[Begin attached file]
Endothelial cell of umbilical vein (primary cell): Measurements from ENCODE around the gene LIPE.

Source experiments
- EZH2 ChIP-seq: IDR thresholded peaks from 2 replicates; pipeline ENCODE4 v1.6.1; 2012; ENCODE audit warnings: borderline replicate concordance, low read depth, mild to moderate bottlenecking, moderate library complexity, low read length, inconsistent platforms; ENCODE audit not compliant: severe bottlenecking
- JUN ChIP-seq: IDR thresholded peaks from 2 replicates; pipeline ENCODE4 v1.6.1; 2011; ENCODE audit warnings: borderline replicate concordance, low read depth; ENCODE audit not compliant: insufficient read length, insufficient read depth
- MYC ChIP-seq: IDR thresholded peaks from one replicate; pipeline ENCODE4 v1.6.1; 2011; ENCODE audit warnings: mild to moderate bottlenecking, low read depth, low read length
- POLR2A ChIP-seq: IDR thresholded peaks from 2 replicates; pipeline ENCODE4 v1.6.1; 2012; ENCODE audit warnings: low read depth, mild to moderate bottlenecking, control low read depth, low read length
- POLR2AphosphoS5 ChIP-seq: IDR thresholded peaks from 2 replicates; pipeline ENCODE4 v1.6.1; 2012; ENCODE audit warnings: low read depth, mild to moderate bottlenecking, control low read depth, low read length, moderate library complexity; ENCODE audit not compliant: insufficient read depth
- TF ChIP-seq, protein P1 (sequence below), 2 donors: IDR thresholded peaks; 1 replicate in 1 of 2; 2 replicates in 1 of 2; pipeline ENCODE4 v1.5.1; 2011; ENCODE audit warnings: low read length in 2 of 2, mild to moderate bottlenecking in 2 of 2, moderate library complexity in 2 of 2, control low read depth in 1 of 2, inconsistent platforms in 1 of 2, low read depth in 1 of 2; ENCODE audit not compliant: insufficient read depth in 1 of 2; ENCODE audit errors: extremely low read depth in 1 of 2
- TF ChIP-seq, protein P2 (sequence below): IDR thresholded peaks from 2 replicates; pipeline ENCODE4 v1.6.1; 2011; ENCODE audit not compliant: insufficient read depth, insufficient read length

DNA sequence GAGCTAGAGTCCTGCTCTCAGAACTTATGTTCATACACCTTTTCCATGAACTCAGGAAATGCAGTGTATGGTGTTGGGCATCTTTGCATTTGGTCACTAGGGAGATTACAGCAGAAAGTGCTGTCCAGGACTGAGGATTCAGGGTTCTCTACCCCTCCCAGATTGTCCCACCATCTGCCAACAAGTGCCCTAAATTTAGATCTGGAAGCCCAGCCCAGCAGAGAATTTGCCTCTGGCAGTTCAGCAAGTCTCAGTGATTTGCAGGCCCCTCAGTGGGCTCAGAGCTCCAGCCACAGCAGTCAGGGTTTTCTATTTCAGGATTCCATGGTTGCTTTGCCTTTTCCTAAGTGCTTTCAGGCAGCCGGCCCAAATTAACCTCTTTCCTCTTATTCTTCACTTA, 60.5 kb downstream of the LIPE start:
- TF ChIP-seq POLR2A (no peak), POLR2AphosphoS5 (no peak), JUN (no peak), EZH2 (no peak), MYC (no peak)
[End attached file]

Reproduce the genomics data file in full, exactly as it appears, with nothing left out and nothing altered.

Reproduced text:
Endothelial cell of umbilical vein (primary cell): Measurements from ENCODE around the gene LIPE.

Source experiments
- EZH2 ChIP-seq: IDR thresholded peaks from 2 replicates; pipeline ENCODE4 v1.6.1; 2012; ENCODE audit warnings: borderline replicate concordance, low read depth, mild to moderate bottlenecking, moderate library complexity, low read length, inconsistent platforms; ENCODE audit not compliant: severe bottlenecking
- JUN ChIP-seq: IDR thresholded peaks from 2 replicates; pipeline ENCODE4 v1.6.1; 2011; ENCODE audit warnings: borderline replicate concordance, low read depth; ENCODE audit not compliant: insufficient read length, insufficient read depth
- MYC ChIP-seq: IDR thresholded peaks from one replicate; pipeline ENCODE4 v1.6.1; 2011; ENCODE audit warnings: mild to moderate bottlenecking, low read depth, low read length
- POLR2A ChIP-seq: IDR thresholded peaks from 2 replicates; pipeline ENCODE4 v1.6.1; 2012; ENCODE audit warnings: low read depth, mild to moderate bottlenecking, control low read depth, low read length
- POLR2AphosphoS5 ChIP-seq: IDR thresholded peaks from 2 replicates; pipeline ENCODE4 v1.6.1; 2012; ENCODE audit warnings: low read depth, mild to moderate bottlenecking, control low read depth, low read length, moderate library complexity; ENCODE audit not compliant: insufficient read depth
- TF ChIP-seq, protein P1 (sequence below), 2 donors: IDR thresholded peaks; 1 replicate in 1 of 2; 2 replicates in 1 of 2; pipeline ENCODE4 v1.5.1; 2011; ENCODE audit warnings: low read length in 2 of 2, mild to moderate bottlenecking in 2 of 2, moderate library complexity in 2 of 2, control low read depth in 1 of 2, inconsistent platforms in 1 of 2, low read depth in 1 of 2; ENCODE audit not compliant: insufficient read depth in 1 of 2; ENCODE audit errors: extremely low read depth in 1 of 2
- TF ChIP-seq, protein P2 (sequence below): IDR thresholded peaks from 2 replicates; pipeline ENCODE4 v1.6.1; 2011; ENCODE audit not compliant: insufficient read depth, insufficient read length

DNA sequence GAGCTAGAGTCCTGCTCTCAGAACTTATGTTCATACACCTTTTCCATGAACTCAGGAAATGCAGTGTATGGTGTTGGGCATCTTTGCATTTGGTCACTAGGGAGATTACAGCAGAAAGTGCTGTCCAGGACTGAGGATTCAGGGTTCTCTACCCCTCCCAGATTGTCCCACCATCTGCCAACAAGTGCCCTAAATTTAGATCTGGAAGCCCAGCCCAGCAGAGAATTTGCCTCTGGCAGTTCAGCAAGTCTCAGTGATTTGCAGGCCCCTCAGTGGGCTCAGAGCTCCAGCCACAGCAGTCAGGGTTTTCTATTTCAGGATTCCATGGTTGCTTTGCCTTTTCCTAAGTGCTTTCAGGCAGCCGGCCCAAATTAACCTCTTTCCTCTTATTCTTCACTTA, 60.5 kb downstream of the LIPE start:
- TF ChIP-seq POLR2A (no peak), POLR2AphosphoS5 (no peak), JUN (no peak), EZH2 (no peak), MYC (no peak)